Spunky Home School asks what is your biggest challenge in homeschooling and how did you overcome it. The comments make interesting reading.
I actually commented on three different challenges, based on where we were in the process, and how I got through them or overcame them or just made them not be a handicap anymore. Here, with more enlightening detail (because you shouldn’t have an entire post on someone else’s blog, don’t you know?), is my answer.
At the beginning my biggest challenge was having faith that I could do it.
The way to get through that was just by doing it. (Lots of prayer. Lots of tears. Lots of frustration. Lots of reading. Lots of advice.)
I didn’t think I was going to ever get over this. But when I put E in a private first grade class where we paid through the nose to have an abusive teacher who refused to let him excel, I decided I couldn’t do worse than she did. So I re-started. And kept going.
In the middle, my biggest challenge was getting my kids to work when they didn’t want to and I didn’t want them to badly enough to force them.
We got through that by having school year round. We always finished all the work by August 15. And they knew it meant that if they weren’t doing all their work, they’d be working all summer.
It wasn’t actually that big a deal to work two or three hours a day three or four days each week of the summer. They kind of liked it. It was better for them, too, because they are those kind of kids who forget stuff if they haven’t used it for six weeks. Doing school year round turned out to be better for all of us. I wasn’t as frustrated and they weren’t confused.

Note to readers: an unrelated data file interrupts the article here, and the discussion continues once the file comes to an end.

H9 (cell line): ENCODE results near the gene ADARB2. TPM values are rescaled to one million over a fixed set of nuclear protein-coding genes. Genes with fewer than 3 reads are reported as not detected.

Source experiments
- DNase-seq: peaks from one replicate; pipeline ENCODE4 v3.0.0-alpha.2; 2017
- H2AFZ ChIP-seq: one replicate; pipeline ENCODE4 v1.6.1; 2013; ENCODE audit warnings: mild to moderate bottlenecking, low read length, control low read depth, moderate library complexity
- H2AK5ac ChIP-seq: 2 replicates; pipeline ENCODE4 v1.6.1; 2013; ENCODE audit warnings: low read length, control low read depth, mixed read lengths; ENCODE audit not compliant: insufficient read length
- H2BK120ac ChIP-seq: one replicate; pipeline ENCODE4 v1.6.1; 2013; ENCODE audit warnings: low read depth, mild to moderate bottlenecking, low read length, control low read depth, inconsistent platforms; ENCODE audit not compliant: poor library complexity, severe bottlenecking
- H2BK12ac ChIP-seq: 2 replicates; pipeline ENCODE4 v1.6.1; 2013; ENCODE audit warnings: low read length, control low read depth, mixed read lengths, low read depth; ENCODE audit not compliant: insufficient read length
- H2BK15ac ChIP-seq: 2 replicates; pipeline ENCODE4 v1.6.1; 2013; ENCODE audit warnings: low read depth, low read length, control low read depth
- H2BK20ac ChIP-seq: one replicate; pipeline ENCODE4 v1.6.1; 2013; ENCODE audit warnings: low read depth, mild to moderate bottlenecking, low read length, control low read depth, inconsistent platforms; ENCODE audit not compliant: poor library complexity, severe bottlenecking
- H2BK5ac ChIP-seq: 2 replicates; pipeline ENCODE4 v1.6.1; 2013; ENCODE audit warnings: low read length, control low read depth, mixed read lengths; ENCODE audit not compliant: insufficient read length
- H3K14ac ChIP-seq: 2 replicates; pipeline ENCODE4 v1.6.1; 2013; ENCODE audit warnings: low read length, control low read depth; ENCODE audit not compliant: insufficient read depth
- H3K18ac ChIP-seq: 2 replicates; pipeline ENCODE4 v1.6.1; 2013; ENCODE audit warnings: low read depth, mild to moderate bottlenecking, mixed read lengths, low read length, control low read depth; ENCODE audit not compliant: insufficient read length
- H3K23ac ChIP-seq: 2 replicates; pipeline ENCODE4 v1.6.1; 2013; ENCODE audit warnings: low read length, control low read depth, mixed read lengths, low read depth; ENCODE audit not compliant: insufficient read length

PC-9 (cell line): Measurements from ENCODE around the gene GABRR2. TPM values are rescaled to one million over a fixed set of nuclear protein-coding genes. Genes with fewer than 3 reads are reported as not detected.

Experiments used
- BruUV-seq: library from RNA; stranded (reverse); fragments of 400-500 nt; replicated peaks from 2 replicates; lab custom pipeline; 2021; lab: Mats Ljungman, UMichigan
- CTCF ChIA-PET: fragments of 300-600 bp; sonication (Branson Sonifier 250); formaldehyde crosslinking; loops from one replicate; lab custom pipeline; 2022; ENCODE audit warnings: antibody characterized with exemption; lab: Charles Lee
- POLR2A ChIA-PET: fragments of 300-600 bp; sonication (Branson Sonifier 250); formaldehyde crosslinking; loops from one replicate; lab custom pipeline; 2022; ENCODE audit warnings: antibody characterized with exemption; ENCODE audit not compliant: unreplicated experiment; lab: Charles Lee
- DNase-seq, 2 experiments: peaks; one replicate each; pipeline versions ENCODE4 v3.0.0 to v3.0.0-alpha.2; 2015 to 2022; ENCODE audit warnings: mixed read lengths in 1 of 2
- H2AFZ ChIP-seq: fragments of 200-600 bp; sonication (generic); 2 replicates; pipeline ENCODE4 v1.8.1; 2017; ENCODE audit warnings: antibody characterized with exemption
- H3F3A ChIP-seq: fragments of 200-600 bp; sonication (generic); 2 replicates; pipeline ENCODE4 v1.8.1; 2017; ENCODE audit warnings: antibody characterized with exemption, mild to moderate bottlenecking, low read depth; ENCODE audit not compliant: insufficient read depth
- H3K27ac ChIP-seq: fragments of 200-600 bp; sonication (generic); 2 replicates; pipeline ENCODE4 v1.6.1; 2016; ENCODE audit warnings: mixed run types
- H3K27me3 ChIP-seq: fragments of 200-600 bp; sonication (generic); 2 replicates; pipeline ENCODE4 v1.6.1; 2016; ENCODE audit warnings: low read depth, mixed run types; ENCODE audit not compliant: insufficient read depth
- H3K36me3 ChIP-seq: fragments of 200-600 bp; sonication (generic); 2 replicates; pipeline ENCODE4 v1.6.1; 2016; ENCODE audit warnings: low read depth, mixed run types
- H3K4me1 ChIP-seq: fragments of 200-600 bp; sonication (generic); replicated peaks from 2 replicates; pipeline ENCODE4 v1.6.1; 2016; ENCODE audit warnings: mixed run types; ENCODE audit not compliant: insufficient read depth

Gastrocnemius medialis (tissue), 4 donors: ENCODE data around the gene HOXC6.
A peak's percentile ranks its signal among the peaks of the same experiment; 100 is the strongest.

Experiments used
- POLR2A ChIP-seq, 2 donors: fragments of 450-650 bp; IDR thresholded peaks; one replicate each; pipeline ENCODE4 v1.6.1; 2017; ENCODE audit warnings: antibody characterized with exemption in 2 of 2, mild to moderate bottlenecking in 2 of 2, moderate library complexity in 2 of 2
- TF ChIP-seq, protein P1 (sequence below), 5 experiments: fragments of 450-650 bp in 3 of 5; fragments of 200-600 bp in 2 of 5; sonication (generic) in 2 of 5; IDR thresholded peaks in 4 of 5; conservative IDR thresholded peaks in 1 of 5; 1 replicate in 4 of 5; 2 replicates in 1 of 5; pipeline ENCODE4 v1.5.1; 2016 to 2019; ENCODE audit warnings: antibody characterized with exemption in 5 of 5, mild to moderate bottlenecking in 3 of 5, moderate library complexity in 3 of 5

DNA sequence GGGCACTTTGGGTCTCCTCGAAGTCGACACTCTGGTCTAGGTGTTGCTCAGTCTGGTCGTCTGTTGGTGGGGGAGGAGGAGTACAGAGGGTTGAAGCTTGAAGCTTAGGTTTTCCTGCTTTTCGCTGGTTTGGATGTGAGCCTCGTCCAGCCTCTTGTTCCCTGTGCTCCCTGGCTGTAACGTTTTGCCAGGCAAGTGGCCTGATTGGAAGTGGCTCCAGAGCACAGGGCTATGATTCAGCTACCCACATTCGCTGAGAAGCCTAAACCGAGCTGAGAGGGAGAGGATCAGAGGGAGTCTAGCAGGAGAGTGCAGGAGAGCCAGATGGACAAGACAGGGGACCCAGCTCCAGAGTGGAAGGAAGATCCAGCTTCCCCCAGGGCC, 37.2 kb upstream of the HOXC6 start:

Towards the end (I have one son on dual credit at college and one son who is an 8th through 11th grader.), the problem has been doing the best I can do. I know the easy ways around things now and sometimes I go with those rather than the best ways.
To overcome that, I’ve had to tell myself, “This is M. He has not had all the good years of x that E did. So we really need to keep him on track by doing the best we can.”
It mostly works.
I have some things I want to do with M that didn’t work with E. And M’s high school work will last much longer than E’s. M started doing high school level history two years ago. (In public school he would have been in 5th grade then.) So he’s finished 11th grade history. What am I going to do with him? Well, we’re going to do more history in different ways.
And his reading is far beyond what a just completed 7th grader would have done. He read twelve biographies and twelve American novels last year. (That’s more than many people have ever done in a school year.) Plus we did some art, some folklore, some short stories, some poetry… And that was for literature class.
But he’s not going to go to college when he’s 14, probably, because his math skills are not as advanced as his brother’s. (His English is more advanced, but you have to have both.) I won’t need for him to go to college in order to get the math he needs. (The advanced math class at the teaching/tutoring homeschool place was dropped. So was the advanced science.) And I can teach him history and English equivalent to senior level in college.
I don’t expect to keep him at home THAT long. But at least till he’s 15 and probably 16. So that means that even though he has already completed 11th grade history, he’ll have three more years of history with me.
And that is what makes this newest challenge a true hurdle.